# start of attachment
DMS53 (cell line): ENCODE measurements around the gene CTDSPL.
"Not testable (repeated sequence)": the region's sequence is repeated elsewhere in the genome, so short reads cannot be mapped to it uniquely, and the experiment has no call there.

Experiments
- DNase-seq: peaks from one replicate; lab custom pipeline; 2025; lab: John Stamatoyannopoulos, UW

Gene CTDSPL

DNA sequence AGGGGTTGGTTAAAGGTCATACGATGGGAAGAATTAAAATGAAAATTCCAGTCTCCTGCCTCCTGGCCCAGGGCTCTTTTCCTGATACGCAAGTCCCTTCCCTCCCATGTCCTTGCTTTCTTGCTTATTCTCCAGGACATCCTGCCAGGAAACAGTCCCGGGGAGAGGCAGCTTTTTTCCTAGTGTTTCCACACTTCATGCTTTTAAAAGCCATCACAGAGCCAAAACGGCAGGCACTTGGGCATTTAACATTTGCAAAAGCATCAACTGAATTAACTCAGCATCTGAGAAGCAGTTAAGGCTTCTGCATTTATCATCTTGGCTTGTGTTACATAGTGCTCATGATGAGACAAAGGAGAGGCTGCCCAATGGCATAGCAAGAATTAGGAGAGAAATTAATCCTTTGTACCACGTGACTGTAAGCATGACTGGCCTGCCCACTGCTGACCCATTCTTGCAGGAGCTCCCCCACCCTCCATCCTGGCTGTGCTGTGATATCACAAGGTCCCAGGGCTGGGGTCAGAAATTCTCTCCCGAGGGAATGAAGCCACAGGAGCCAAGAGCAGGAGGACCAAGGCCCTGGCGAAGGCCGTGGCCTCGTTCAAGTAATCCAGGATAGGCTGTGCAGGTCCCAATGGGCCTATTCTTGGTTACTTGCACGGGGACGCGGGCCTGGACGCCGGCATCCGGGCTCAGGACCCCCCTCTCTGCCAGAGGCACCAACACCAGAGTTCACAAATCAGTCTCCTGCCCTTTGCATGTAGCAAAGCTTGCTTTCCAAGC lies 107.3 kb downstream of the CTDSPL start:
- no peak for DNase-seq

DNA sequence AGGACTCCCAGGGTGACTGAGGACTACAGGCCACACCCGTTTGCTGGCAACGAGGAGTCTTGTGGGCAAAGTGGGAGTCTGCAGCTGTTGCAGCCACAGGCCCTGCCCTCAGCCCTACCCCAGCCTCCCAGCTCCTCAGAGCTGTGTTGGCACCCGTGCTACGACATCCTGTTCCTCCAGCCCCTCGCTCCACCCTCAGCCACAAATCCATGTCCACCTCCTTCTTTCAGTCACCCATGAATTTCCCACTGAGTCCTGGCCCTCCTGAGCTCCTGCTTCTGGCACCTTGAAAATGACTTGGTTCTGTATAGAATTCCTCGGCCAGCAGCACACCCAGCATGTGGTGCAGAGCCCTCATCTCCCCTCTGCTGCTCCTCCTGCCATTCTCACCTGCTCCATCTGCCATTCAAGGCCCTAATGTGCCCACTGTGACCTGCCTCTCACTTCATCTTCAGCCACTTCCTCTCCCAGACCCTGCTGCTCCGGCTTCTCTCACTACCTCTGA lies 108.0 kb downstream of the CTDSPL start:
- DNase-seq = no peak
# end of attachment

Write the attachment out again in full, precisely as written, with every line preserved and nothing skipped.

DMS53 (cell line): ENCODE measurements around the gene CTDSPL.
"Not testable (repeated sequence)": the region's sequence is repeated elsewhere in the genome, so short reads cannot be mapped to it uniquely, and the experiment has no call there.

Experiments
- DNase-seq: peaks from one replicate; lab custom pipeline; 2025; lab: John Stamatoyannopoulos, UW

Gene CTDSPL

DNA sequence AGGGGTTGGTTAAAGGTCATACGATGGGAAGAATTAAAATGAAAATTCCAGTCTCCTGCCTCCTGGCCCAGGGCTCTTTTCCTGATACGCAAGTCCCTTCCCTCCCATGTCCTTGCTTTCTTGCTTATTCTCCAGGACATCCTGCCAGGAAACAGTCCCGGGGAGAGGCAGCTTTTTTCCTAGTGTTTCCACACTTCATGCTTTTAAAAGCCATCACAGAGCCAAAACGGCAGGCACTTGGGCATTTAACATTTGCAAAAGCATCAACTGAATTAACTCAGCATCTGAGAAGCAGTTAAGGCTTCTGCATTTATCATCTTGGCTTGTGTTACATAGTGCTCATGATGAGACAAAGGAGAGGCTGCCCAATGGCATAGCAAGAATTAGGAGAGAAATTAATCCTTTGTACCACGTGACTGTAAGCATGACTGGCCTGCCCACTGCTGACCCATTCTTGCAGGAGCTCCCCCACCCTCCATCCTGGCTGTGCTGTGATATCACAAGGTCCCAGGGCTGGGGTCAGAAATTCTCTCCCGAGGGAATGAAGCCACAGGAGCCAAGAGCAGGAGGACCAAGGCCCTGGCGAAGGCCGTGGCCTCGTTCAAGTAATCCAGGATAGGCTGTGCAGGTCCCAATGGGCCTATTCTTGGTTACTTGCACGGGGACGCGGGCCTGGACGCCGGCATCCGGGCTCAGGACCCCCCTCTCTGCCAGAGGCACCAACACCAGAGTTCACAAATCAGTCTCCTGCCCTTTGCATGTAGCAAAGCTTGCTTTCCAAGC lies 107.3 kb downstream of the CTDSPL start:
- no peak for DNase-seq

DNA sequence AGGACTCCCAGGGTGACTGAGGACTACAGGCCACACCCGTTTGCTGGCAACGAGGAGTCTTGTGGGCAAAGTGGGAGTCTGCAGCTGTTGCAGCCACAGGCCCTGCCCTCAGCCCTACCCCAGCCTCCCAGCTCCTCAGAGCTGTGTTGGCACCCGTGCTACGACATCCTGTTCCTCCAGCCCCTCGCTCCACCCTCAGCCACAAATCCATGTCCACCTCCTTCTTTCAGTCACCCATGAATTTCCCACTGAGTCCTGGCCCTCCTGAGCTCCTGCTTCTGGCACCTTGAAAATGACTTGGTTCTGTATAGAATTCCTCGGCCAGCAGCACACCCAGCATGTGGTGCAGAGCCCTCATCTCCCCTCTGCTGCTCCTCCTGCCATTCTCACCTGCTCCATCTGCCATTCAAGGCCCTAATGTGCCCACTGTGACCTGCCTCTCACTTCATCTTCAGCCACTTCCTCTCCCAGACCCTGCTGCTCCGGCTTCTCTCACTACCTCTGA lies 108.0 kb downstream of the CTDSPL start:
- DNase-seq = no peak